It seems pretty certain that we're in the final hours of the countdown toward a ground war in the Persian Gulf, and the last best hope of avoiding that bloody spectacle is one final attempt of Mikhail Gorbachev to negotiate an acceptable plan for Iraq to withdraw from Kuwait.
The most serious obstacle to that vastly preferable outcome seems to be the question of "face." Increasingly it seems that in order for George Bush to save "face" he must destroy Saddam Hussein's "face."
Given the manner in which he has personalized this war from the outset, that might give President Bush a sense of personal, not to speak of political, achievement. But that achievement would be of scant comfort to the hundreds if not thousands of American families who will lose sons and daughters if a ground war does take place.
From everything we can gather through the arcane and technical briefings given by the military each day, Saddam Hussein's military power has been so significantly diminished that there is little or no chance that he can again threaten the peace of the Middle East; on the contrary, once his own people comprehend that he has led them into a senseless and winless adventure at great cost of Iraqi life and property and that he lacks an army to protect him, there is every reason to believe they may give him the treatment the Italians gave Mussolini in the closing days of World War II. That prospect is at least as good as the alternative, which would be in effect setting up an American puppet government in Baghdad -- with all the frightful consequences that would ultimately bring.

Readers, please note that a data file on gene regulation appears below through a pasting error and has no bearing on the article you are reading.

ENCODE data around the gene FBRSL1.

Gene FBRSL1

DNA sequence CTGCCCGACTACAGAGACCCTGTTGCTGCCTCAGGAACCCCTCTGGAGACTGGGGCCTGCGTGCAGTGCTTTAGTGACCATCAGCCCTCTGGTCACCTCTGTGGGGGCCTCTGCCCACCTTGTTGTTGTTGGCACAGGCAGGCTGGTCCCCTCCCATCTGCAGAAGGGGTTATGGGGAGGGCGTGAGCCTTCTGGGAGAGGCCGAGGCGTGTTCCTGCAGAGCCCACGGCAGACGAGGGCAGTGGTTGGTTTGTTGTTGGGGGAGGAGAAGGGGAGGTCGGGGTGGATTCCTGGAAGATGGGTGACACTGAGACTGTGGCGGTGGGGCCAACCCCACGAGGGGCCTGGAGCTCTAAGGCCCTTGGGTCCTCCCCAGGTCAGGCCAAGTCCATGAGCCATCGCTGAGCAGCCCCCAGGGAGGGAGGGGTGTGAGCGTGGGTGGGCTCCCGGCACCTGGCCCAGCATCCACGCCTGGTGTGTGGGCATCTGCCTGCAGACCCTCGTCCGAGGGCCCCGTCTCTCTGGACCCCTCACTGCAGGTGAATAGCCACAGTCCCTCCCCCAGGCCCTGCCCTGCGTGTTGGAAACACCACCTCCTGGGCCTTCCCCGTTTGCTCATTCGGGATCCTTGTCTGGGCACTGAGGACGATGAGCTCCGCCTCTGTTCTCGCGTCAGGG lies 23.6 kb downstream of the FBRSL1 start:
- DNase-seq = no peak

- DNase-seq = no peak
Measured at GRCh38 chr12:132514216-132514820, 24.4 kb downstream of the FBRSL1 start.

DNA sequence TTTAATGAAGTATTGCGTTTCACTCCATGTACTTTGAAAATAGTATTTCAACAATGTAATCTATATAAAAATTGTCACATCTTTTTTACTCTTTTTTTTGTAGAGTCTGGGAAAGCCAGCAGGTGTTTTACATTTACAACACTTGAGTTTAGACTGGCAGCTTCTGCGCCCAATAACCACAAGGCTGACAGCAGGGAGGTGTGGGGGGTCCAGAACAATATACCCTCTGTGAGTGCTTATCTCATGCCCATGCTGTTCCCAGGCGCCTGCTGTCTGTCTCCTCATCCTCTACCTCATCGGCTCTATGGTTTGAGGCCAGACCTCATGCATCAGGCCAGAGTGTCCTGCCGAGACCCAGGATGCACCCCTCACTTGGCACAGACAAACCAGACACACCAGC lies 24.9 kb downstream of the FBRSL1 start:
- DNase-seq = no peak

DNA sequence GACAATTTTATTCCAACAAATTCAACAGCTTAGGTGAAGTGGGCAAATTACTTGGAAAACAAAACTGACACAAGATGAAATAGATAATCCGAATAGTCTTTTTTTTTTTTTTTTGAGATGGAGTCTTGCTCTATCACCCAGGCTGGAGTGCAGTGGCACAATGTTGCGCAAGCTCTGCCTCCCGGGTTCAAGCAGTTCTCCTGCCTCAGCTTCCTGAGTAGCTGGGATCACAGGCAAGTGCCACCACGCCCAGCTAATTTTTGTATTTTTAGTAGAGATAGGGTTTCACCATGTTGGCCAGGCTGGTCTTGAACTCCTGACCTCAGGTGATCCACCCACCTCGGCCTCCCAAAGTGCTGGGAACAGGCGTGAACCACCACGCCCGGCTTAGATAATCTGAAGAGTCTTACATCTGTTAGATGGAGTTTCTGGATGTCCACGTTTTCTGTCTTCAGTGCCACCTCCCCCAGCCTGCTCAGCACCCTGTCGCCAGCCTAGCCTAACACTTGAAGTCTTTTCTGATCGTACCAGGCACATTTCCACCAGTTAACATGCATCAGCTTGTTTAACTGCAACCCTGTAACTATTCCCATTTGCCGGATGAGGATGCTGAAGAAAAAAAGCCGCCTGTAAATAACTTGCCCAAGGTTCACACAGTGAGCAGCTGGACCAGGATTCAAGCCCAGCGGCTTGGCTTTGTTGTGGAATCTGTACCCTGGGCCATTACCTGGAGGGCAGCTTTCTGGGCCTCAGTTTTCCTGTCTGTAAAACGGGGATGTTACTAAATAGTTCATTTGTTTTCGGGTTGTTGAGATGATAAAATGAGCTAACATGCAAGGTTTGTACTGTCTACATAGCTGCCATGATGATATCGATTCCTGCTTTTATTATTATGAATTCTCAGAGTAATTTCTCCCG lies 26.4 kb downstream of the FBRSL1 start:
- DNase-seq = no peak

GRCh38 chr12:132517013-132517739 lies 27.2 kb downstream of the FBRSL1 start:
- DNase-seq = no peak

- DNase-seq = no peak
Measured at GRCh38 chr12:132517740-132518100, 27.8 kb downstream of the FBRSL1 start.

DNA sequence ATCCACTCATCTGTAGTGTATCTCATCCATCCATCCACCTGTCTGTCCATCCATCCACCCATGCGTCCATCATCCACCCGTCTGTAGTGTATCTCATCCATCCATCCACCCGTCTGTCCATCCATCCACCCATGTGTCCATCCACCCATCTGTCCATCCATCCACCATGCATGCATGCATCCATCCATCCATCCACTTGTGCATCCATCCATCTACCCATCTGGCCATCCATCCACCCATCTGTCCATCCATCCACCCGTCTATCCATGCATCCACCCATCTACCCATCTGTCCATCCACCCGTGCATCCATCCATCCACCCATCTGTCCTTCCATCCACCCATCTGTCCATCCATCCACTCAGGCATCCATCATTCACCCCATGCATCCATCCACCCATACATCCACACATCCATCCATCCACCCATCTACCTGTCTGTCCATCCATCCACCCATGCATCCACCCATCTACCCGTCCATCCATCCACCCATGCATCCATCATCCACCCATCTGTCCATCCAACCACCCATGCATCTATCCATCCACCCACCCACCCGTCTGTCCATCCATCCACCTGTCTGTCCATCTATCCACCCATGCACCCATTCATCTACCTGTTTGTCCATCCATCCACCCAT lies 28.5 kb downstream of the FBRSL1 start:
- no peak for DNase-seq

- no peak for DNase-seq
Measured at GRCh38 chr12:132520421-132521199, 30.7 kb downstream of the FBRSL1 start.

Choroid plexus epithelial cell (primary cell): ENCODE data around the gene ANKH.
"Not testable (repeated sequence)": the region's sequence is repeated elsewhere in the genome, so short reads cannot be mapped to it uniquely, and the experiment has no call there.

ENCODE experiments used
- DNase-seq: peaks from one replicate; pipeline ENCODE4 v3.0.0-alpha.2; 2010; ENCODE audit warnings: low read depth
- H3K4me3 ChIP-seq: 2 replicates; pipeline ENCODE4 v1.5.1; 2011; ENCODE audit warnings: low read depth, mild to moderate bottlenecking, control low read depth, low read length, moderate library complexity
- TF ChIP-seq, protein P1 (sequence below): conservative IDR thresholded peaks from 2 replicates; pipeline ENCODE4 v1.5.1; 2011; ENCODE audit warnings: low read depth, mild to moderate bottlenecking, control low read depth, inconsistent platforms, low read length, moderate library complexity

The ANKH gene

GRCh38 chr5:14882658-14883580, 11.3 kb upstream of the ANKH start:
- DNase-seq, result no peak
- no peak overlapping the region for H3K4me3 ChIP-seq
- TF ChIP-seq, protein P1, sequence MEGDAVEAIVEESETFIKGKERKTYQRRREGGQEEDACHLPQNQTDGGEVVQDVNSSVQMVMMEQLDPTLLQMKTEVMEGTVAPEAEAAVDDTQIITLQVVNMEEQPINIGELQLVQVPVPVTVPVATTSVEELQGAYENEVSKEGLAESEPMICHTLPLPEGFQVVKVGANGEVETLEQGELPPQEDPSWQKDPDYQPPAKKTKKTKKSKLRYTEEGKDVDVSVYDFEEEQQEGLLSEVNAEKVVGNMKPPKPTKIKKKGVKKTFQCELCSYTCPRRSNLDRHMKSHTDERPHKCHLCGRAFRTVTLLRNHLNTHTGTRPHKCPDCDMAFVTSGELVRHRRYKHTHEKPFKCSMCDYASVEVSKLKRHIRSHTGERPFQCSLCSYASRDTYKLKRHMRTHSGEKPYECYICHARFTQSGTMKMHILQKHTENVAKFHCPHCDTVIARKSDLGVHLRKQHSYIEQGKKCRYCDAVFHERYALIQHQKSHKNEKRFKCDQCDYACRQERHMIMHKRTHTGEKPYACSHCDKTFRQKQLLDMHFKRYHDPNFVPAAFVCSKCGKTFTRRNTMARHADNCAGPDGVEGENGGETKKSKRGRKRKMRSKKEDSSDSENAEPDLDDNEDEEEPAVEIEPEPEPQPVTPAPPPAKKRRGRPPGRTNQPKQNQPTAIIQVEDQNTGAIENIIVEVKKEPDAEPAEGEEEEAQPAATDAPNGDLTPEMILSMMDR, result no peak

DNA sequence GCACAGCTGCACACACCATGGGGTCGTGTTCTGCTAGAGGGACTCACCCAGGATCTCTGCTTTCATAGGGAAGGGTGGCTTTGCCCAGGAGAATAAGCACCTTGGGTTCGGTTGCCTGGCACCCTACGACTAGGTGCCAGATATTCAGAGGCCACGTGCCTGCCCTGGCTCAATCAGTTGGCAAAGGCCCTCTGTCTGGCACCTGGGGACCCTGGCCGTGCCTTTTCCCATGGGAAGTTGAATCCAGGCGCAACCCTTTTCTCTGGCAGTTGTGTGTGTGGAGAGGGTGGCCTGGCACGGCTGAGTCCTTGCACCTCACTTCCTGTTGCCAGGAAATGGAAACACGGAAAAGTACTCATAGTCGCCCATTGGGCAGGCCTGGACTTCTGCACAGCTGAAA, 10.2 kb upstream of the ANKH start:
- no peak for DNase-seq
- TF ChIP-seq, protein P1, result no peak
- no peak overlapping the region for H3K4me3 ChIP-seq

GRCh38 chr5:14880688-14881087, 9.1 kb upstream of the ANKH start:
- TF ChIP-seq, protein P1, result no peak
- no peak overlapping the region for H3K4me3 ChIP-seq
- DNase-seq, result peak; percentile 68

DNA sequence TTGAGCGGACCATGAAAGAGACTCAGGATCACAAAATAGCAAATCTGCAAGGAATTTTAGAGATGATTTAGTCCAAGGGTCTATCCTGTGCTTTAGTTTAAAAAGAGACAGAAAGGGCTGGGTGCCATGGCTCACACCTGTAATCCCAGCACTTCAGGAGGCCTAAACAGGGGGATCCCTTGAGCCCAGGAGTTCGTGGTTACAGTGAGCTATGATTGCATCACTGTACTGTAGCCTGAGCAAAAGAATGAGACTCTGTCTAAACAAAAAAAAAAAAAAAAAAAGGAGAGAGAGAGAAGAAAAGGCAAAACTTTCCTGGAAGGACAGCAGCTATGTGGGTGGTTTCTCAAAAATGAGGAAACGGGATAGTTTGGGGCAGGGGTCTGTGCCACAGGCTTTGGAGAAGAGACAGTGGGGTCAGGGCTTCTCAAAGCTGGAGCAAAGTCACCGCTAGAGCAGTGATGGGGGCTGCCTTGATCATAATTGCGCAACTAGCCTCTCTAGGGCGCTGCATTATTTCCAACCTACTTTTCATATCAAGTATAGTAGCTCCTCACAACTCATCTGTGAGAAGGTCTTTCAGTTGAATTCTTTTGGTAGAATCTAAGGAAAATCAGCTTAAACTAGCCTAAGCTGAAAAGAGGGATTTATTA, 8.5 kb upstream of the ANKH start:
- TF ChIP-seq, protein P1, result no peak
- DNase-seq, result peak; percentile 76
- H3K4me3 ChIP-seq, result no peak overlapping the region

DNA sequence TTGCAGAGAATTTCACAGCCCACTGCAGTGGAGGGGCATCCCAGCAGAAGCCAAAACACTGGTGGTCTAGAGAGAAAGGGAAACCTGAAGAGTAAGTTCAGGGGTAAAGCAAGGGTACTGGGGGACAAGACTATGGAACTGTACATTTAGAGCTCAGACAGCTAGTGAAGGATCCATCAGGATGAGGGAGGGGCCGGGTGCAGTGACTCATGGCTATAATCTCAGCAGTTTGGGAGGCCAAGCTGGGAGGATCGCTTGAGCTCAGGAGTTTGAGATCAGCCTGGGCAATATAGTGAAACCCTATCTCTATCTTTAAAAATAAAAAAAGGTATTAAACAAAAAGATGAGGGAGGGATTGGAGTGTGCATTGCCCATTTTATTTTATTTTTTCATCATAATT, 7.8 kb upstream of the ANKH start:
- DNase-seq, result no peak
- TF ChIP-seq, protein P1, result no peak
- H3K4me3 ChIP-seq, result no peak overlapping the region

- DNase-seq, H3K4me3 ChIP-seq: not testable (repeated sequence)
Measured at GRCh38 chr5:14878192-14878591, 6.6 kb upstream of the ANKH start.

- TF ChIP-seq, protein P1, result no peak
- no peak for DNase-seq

Last Saturday The Sun published on the front page two revealing photographs: One showed an ebullient President Bush grinning broadly, fist uplifted, surrounded by flying flags as he hugged a female worker at a missile factory in Massachusetts. The other photograph showed an anguished Michigan family -- a young widow, her two sons, aged 11 and 13, and her 8-year-old daughter -- at the graveside service of a young helicopter pilot who had been killed in the gulf. When we think of "face," let us not forget the faces of those four people for whom the consequences of this war will continue far into the next century.